Delta compression for package transfers

Octopus supports delta compression for package transfer using our delta compression library. Delta compression will speed up the package acquisition phase of your deployments, especially when the limiting factor is transfer bandwidth, or if the delta achieves significant size reduction.

Delta compression is not available when a package is downloaded directly on your machine(s). Delta compression is used by default when a package is uploaded from the Built-in repository to the remote machine(s). Delta compression is used by default when a package is downloaded from an external feed to the Octopus Server’s package cache and then uploaded to the remote machine(s).

A typical scenario in Octopus Deploy is frequent deployments of small changes to packages. For example, you might push some code updates but all of your libraries are unchanged. In the past Octopus Deploy would upload the entire package to each machine, regardless of how little had changed. With the introduction of delta compression, only the changes to your package will be uploaded to each machine.

A package deployment in Octopus Deploy now looks something like this

  1. Identify all of the versions of the package available on the target machine by calling Calamari.
  2. Calamari then attempts to match these packages with packages available on the Octopus Server. If the PackageId, Version and file hash are identical then create a signature file for the package.
  3. Build the delta file between the previous package and the package being transferred from the Octopus Server.
  4. If the delta file meets the size criteria (see note below), the server will upload the delta file to the Tentacle and call Calamari to apply the delta file to the transferred package. N.B. If any of these issues are experienced during the creation or application of the delta, then the entire package will be uploaded to the tentacle.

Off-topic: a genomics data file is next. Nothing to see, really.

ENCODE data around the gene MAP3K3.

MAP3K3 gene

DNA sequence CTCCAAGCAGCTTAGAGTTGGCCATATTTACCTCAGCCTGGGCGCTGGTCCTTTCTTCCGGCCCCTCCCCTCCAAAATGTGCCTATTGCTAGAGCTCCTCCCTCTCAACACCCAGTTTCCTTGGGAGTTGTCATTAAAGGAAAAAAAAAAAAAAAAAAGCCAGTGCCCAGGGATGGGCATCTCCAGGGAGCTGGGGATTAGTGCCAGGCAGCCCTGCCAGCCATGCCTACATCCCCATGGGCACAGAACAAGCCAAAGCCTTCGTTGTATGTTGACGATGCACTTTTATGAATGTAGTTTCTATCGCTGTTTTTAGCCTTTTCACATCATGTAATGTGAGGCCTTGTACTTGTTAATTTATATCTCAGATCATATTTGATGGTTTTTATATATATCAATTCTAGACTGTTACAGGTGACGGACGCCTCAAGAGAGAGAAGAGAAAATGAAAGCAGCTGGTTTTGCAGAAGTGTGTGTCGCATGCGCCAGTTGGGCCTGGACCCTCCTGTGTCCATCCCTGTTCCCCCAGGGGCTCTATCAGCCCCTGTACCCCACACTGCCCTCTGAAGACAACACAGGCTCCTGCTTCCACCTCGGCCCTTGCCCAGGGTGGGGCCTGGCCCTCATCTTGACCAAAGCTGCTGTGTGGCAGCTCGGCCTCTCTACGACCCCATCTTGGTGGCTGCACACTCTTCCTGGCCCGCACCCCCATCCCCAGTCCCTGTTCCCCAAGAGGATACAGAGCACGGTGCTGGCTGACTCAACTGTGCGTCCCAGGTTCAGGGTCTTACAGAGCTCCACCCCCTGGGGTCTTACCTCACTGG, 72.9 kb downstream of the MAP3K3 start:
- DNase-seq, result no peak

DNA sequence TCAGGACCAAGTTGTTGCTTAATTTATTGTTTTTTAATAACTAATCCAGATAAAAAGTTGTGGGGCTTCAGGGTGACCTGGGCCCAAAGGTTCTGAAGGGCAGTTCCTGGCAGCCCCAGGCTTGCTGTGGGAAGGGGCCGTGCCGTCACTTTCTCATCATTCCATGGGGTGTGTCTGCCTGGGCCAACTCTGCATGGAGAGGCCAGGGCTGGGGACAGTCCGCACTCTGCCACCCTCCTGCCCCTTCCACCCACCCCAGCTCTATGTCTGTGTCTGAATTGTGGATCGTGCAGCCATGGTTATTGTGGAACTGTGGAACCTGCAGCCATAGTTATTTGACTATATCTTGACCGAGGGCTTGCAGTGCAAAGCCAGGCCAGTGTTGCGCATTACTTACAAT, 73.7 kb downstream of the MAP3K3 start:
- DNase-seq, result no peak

5. Once the delta is applied, the signature file from step 2 will be compared with the final applied package on the target to determine if the change was successful. If the signatures don’t match, calamari will request the server to re-upload the entire package.

Delta file size If the final size of the delta file is within 80% of the new package, we upload the full package instead of uploading and applying the delta file as this will save on server resources as applying the delta file can be quite resource heavy with big delta files.

What if something goes wrong?

If any of the below occurs the full package will be uploaded:

  1. The signature file fails to create.
  2. The delta file fails to create.
  3. Applying the delta fails.
  4. The package details (size and file hash) don’t match after applying the delta.

Running a deployment that generates a delta file

When running a deployment that creates and applies a delta file, you will see the following in the logs under the Acquire packages section

Package Logs

Delta progress logging As can be seen in the screenshot above, the logging of the progress of applying the delta doesn’t look like it’s successfully completed as it’s reporting only 20% and 0%(!!). Don’t worry though, this is due to a problem with how our delta compression library (Octodiff) reports progress (we will be fixing this logging issue) and it’s actually applying the full delta.

Optimizing delta compression

The best way to guarantee the best size reduction is to use the tools provided by Octopus Deploy when creating your packages. All of our packaging tools are automatically tested to ensure the package contents are bundled in a delta-compression-friendly format.

If you want to use your own tools, that is fine! Just be sure to test the performance of delta compression to make sure you have configured everything correctly.

The most common mistake causing delta compression to yield minimal size reduction is when artificial differences are injected into the package file. One example is when timestamps are changed each time the package is built. The tools provided by Octopus Deploy are designed to yield high size reductions based on the actual content of your packaged files.

Turning delta compression off

To turn this feature off, create a project variable named Octopus.Acquire.DeltaCompressionEnabled with a value of False.

Delta calculations can be CPU intensive You should consider disabling delta compression if package transfer bandwidth is not a limiting factor (all the machines are in the same network segment), or if the CPU on the Octopus Server is pegged at 100% during your deployments.

Are you really benefiting from delta compression? The deployment logs will tell you the % saving delta compression is achieving. If you are constantly transferring 50% or more of the original package, perhaps delta compression is actually becoming a bottleneck and should be disabled.

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Page updated on Sunday, January 1, 2023